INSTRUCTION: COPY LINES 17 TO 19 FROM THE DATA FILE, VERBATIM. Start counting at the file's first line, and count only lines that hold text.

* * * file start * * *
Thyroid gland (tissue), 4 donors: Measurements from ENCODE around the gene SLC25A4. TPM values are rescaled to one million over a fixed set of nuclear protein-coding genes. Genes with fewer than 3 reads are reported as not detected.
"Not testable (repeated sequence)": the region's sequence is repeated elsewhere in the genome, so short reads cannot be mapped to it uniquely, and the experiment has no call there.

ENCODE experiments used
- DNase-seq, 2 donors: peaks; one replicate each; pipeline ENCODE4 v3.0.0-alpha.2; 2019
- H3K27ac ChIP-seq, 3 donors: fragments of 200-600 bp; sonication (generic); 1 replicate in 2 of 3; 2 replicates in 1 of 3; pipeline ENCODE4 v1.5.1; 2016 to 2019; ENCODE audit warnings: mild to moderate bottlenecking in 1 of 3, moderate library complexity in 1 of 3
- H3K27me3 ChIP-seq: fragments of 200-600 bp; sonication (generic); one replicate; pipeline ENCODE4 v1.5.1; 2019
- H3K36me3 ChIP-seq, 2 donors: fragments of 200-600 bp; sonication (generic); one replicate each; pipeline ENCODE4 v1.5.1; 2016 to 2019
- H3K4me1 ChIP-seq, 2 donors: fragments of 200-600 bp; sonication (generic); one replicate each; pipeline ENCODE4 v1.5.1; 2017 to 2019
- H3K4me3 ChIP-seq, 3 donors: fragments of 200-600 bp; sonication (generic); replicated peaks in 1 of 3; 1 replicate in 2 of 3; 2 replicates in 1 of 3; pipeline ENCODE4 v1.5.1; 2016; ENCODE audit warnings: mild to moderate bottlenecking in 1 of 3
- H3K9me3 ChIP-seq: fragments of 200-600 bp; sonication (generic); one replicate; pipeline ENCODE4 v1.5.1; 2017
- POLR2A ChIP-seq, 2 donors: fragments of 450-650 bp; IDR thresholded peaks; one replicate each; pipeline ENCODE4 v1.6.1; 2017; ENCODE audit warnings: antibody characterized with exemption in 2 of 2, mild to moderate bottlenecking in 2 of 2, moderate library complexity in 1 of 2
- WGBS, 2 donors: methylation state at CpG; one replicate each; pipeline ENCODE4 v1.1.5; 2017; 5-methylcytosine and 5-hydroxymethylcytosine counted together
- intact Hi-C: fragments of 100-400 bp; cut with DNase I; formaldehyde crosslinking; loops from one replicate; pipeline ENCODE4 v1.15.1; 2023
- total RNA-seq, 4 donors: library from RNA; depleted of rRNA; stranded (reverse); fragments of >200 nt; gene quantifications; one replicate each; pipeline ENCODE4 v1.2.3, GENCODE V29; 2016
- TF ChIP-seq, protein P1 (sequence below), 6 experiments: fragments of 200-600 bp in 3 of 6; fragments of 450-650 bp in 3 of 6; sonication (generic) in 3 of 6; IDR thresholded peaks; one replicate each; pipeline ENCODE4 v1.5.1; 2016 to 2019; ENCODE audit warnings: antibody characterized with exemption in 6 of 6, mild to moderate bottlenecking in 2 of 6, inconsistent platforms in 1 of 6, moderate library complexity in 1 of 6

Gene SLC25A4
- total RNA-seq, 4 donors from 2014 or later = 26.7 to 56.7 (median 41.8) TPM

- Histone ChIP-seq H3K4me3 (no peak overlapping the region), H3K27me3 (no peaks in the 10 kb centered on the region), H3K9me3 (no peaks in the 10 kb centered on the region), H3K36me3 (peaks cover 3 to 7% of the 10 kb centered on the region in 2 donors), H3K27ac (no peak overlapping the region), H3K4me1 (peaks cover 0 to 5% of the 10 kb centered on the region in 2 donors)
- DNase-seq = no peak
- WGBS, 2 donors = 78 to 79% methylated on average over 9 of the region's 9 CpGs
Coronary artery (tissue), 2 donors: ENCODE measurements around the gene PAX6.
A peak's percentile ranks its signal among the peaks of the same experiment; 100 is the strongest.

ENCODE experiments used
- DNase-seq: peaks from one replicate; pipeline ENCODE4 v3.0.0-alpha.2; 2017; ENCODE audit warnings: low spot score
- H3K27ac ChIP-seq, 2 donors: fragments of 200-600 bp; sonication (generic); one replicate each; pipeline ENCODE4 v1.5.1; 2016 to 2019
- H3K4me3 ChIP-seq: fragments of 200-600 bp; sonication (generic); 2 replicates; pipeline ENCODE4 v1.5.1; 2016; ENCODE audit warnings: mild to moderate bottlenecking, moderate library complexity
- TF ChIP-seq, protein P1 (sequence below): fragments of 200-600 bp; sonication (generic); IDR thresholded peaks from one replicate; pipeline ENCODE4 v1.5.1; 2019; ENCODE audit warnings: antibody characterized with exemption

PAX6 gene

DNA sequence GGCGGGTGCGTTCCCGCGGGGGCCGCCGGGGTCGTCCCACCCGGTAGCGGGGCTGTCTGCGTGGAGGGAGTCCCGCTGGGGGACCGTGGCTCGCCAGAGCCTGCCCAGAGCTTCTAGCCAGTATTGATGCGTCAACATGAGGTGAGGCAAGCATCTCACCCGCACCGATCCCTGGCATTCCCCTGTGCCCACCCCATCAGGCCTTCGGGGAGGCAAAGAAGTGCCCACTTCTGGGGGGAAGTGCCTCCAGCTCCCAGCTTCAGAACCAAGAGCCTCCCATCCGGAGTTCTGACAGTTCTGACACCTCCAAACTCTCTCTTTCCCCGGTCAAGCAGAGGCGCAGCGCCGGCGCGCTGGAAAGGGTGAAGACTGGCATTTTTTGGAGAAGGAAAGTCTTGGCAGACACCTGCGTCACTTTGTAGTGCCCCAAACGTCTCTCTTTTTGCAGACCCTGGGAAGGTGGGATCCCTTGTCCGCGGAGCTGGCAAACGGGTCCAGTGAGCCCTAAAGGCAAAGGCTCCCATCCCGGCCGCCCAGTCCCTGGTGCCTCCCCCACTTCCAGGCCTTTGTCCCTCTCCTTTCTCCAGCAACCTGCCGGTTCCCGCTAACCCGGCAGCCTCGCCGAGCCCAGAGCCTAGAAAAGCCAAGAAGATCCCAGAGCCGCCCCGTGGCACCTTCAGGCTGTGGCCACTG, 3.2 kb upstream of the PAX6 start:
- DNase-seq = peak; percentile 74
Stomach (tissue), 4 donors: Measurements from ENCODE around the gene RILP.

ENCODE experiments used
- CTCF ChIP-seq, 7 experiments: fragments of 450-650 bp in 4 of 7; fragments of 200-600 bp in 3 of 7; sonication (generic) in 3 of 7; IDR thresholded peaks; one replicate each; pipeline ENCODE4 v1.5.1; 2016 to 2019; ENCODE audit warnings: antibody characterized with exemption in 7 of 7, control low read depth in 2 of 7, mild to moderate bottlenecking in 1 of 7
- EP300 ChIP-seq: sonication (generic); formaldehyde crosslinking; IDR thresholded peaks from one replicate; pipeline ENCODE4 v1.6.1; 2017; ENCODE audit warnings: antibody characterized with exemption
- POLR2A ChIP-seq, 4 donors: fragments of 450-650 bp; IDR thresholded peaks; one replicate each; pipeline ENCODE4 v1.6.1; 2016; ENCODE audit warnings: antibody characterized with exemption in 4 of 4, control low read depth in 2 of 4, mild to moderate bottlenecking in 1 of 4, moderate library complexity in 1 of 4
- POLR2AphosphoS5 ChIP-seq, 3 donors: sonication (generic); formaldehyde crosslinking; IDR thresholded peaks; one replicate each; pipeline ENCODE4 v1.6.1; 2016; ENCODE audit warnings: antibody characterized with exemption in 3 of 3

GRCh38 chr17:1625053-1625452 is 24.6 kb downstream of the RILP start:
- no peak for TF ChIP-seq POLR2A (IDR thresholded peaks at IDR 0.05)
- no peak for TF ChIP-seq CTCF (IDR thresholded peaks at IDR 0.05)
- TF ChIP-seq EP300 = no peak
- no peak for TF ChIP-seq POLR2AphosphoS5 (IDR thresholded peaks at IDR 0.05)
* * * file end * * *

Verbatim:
- total RNA-seq, 4 donors from 2014 or later = 26.7 to 56.7 (median 41.8) TPM

- Histone ChIP-seq H3K4me3 (no peak overlapping the region), H3K27me3 (no peaks in the 10 kb centered on the region), H3K9me3 (no peaks in the 10 kb centered on the region), H3K36me3 (peaks cover 3 to 7% of the 10 kb centered on the region in 2 donors), H3K27ac (no peak overlapping the region), H3K4me1 (peaks cover 0 to 5% of the 10 kb centered on the region in 2 donors)
- DNase-seq = no peak